The Elvis Presley behind the jokes

elvisSometime in the next few months, Elvis Presley will have been dead longer than he’s been alive. 

It’s 42 years today since Elvis died at age 42 in 1977, and it took a long time for me to take him seriously. For most of us Gen-Xers, the King of Rock ’n’ Roll who died fat and a parody of himself was a joke. It took me years to see that there’s a thousand different Elvises. 

I was a California kid, but I lived in Elvis’ backyard for much of the 1990s, just outside Memphis and just an hour down the road from his birthplace of Tupelo. I wanted to work at Graceland for a summer job, but I couldn’t beat the competition. I fell in love with a girl from Tupelo. I slowly found the King behind the jokes. 

There’s at least four eras of Elvis proper – the young fiery prodigy, captured best in the haunting Sun Records recordings that still amaze today; the post-Army burnout whose talents were wasted for years in movies and cheesy soundtracks; the black leather-clad colossus who stormed his way to a ’68 comeback, and who then melted into the sad sweaty mess of his final years. 

When a legendary person dies, they slowly transform into myth. There’s a Shakespearean heft to the Presley story, a boy from nowhere who conquered the world. Elvis becomes a trailblazing comet or a paunchy punchline, a star of endless daffy movies, a boy who mourned his mother, a kung-fu kicking drug case who once pestered his way in to see Richard Nixon. 

I like the “Comeback Elvis” years the best, from that stunning 1968 TV Special on to the early ‘70s. At his best, he’s like a lone gunslinger bashing through the saloon doors, reminding all the young guns why he mattered. It’s the height before the fall. He’s got the years to give him authority, but he’s still young enough to prowl like a tiger in that insane leather jumpsuit. There’s a horrible trail of wasted possibilities in the Elvis story, which you can lay at the feet of his drug problem, his emotional immaturity, or the terrible mismanagement by the Colonel, who never really understood the power of Elvis. The story is Elvis is a story of lost dreams. 

Imagine if a 60-something Elvis had gone on to have a Johnny Cash-style latter years revival, if he’d just taken a stage with a guitar and a song and captured something of the haunting echoes of the Sun Studios years. 

One of my favourite Elvis songs is “Hurt,” (not the Nine Inch Nails/Johnny Cash version, of course) which he covered just a year before he died. I used to listen to it with a jaded, ironic eye, because Elvis sings the HELL out of this song, murdering it with an unrestrained abandon that teeters right on the edge of parody. But listen to it, man. Listen to the voice breaking as the song launches into the stratosphere, listen to the way his voice dips deep into the canyons as he sings how he’s hurt “way deep inside of me.” He’s singing about a lot more kinds of hurt than just being dumped. This is Elvis in his autumn, looking back at his highs and lows. 

It’s easy to see a punchline in the thousands and thousands of different Elvises the world has seen in the last 42 years. But deep inside the best of his songs, whether it’s the slow burn of “Mystery Train” or the unrestrained operatic bombast of “Hurt,” the real king still awaits.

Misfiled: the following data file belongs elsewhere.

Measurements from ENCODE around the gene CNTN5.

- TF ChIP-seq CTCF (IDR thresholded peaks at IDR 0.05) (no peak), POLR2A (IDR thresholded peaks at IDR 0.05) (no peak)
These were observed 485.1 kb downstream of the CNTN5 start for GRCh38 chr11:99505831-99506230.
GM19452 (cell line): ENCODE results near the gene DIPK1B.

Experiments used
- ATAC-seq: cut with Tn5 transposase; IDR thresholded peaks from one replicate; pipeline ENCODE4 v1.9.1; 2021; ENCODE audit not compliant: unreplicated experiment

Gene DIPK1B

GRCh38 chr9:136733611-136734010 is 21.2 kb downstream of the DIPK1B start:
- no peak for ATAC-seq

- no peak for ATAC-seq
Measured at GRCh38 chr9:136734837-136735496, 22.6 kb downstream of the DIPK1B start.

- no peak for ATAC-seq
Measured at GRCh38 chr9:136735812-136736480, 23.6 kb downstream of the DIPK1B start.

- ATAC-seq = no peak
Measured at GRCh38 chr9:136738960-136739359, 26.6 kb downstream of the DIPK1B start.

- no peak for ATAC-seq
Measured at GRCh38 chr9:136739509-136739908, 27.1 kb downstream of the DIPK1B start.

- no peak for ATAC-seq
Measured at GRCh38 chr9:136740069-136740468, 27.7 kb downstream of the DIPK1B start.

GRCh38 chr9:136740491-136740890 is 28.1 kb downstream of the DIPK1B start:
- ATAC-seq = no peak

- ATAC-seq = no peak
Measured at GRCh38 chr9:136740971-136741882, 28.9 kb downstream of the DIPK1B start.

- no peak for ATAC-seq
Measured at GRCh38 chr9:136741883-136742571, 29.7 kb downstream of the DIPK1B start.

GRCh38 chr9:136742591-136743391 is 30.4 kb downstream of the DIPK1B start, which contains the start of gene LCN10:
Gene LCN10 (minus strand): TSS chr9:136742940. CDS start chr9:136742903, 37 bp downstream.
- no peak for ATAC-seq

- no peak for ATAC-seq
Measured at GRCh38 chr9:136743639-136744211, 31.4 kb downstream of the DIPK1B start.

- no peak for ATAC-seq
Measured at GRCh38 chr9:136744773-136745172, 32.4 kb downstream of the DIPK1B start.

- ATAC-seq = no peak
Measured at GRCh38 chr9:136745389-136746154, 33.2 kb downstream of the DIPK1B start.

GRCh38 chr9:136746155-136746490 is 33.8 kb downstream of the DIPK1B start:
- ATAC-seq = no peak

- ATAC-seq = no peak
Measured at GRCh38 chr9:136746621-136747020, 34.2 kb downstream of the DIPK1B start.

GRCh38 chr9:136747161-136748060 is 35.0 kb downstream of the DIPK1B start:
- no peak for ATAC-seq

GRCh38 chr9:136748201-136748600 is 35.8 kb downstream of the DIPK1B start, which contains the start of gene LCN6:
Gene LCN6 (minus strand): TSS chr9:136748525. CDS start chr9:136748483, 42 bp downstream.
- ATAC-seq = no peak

Wallace Wood, the best darn comic book artist there ever was

Image (17)Who’s my favourite comic book artist of all time?

It’s a hard choice to make. Of course, there’s Jack “King” Kirby, dynamic and passionate and the founding father of modern superheroes. There’s Spider-Man co-creator Steve Ditko, nervy and intense and inventive, or the loose, energetic war and fantasy comics genius Joe Kubert, Robert Crumb’s neurotic creations, Herge’s elegant Tintin, and about a million more. 

But on most days, I’ll tell you that I think the best comic book artist of all time was WallaceWally’ Wood. 

Wood is one of the grand pillars of American comics – able to draw glorious science-fiction, chilling crime and horror and glamourous superheroes, all with a dense, classical sense of style that makes every panel of Wood at his peak seem like a museum piece.

I’ll look at a Wood panel for ages, drinking in the dense chiaroscuro of light and depth he created. Nobody drew gloopier, creepier aliens than Wood, more lantern-jawed spacemen, more gorgeous damsels. He’s one of the few comics artists whose work often looks best in the original black and white, without colouring.

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His greatest work was in the 1950s with the legendary EC Comics, on titles including Shock SuspensStories, Vault of Horror, and my personal favourites, the sci-fi duo of Weird Science and Weird Fantasy.

Wood illustrated many of the greatest science fiction comic stories of all time, singlehandedly crafting the images many of us think of when we imagine aliens and flying saucers (the creepy aliens of Mars Attacks? A Wood design). 

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He’d go on to projects like Marvel’s Daredevil (that iconic red costume? Wood), the Justice Society, the T.H.U.N.D.E.R. Agents, his pioneering magazine witzend, classic war and horror comics for Creepy, his amazing Mad magazine strips and much more. 

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Wood lived a tragic life, working himself far too hard, embittered by the way the industry treated him, suffering alcoholism, poor health and diabetes. He shot himself in 1981 at just 54 years old. 

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But man, those dreams from Wally Wood’s pen. They live forever. 

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